Team of the Week

Bosh’s Boobettes


Bosh’s Boobettes: Remembering a mother’s 26-year battle against breast cancer


Carolyn Boschi founded Bosh’s Boobettes in 2007, a year after being diagnosed with breast cancer.  “My mother Fran fought the disease for 26 years,” Boschi said.  Her mother had a radical mastectomy, chemotherapy and other treatments.  “She was a huge inspiration to me. Her attitude was always amazing, and I hope I learned from it, ” she stated.  Sadly, Fran Boschi lost her battle against breast cancer in March 2010.


Bosh's Boobettes on Central Park West
at the 2010 Race.

Team members include Boschi’s domestic partner, her sisters, nieces and dear friends. All share the dream of finding a cure for breast cancer.  Last year, Bosh’s Boobettes had 12 members (two of whom were “Sleep in for the Cure” participants) and raised $1,745.  This year, Boschi hopes to raise $5,000.

Bosh’s Boobettes was a support system for Boschi during her breast cancer fight.   Team members provided me with “…incredible support and comfort throughout my personal journey from diagnosis through treatments,” she said.

“My domestic partner was an amazing co-survivor who took incredible, unwavering care of me,” she explained.  “My sister and nieces also shared the emotional strain of watching my mother wage a courageous battle against breast cancer and feeling deep sorrow when she passed away.”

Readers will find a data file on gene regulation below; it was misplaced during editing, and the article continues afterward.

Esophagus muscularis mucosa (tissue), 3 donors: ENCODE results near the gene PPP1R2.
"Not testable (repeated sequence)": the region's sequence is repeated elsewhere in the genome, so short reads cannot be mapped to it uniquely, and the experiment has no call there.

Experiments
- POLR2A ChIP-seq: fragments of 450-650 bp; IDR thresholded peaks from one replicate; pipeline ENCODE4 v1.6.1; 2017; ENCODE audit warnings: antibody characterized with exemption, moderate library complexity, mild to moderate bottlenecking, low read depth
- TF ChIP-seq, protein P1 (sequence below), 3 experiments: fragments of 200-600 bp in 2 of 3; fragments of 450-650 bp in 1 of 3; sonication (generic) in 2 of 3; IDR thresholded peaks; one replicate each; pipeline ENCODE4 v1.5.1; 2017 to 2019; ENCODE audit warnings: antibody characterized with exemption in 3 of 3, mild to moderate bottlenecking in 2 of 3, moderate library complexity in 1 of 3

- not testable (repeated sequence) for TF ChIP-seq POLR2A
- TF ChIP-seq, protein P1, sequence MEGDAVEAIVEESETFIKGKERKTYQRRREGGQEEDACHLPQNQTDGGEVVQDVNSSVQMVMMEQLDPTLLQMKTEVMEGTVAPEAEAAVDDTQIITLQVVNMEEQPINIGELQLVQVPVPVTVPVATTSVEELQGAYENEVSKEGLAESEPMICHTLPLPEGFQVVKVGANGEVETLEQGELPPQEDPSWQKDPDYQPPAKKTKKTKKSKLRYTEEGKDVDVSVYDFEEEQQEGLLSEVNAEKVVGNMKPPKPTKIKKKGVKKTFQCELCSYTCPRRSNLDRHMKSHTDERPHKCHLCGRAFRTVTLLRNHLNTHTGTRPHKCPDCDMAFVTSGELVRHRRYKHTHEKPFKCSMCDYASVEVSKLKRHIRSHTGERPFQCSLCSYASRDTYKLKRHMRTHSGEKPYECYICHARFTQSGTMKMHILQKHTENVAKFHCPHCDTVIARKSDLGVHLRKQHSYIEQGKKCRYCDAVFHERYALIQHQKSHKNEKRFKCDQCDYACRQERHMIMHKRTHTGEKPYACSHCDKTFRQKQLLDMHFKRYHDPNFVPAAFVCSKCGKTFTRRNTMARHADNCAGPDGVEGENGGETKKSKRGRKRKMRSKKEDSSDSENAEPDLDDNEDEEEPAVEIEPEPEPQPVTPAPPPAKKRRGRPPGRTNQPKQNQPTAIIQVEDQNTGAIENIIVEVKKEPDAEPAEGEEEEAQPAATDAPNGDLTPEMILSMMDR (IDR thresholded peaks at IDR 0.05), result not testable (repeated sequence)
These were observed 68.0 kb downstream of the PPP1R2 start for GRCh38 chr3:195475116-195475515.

Boschi recruits team members via email and Facebook, which she also uses for fundraising.  This year, she plans to do increased follow up for pledges through both email and phone, as well as take advantage of the Race Facebook application.

The team’s first Race was the most memorable for Boschi, because “I was there.”  The 2007 Race took place close to the end of her treatment.  “It was a reaffirmation of my life to be able to be part of such a wonderful, worthwhile event.  It was so uplifting and encouraging going to Bethesda Foundation and being part of a ‘sea of pink’ for the survivor photo.

“It reinforced that we have to be grateful for everything we have.  That survivors, like me, have triumphed over the disease and are able to live life every day.”